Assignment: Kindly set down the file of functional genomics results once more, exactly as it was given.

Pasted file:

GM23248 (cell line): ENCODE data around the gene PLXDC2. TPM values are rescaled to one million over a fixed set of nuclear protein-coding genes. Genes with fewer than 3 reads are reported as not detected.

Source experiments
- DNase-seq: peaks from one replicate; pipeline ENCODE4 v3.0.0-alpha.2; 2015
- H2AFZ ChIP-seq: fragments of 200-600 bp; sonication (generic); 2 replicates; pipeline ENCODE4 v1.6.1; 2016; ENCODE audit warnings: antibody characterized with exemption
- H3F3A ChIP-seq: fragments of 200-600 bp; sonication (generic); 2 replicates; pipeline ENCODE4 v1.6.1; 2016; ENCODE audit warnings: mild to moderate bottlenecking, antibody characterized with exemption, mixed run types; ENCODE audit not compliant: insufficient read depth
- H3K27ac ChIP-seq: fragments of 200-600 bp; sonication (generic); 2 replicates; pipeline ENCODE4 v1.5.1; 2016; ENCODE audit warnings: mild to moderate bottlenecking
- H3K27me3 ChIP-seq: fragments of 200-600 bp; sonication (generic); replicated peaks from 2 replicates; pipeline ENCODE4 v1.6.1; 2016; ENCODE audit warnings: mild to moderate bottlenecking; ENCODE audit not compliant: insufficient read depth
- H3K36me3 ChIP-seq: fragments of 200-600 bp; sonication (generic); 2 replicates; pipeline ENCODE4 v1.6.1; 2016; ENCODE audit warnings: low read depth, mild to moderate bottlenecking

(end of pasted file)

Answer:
GM23248 (cell line): ENCODE data around the gene PLXDC2. TPM values are rescaled to one million over a fixed set of nuclear protein-coding genes. Genes with fewer than 3 reads are reported as not detected.

Source experiments
- DNase-seq: peaks from one replicate; pipeline ENCODE4 v3.0.0-alpha.2; 2015
- H2AFZ ChIP-seq: fragments of 200-600 bp; sonication (generic); 2 replicates; pipeline ENCODE4 v1.6.1; 2016; ENCODE audit warnings: antibody characterized with exemption
- H3F3A ChIP-seq: fragments of 200-600 bp; sonication (generic); 2 replicates; pipeline ENCODE4 v1.6.1; 2016; ENCODE audit warnings: mild to moderate bottlenecking, antibody characterized with exemption, mixed run types; ENCODE audit not compliant: insufficient read depth
- H3K27ac ChIP-seq: fragments of 200-600 bp; sonication (generic); 2 replicates; pipeline ENCODE4 v1.5.1; 2016; ENCODE audit warnings: mild to moderate bottlenecking
- H3K27me3 ChIP-seq: fragments of 200-600 bp; sonication (generic); replicated peaks from 2 replicates; pipeline ENCODE4 v1.6.1; 2016; ENCODE audit warnings: mild to moderate bottlenecking; ENCODE audit not compliant: insufficient read depth
- H3K36me3 ChIP-seq: fragments of 200-600 bp; sonication (generic); 2 replicates; pipeline ENCODE4 v1.6.1; 2016; ENCODE audit warnings: low read depth, mild to moderate bottlenecking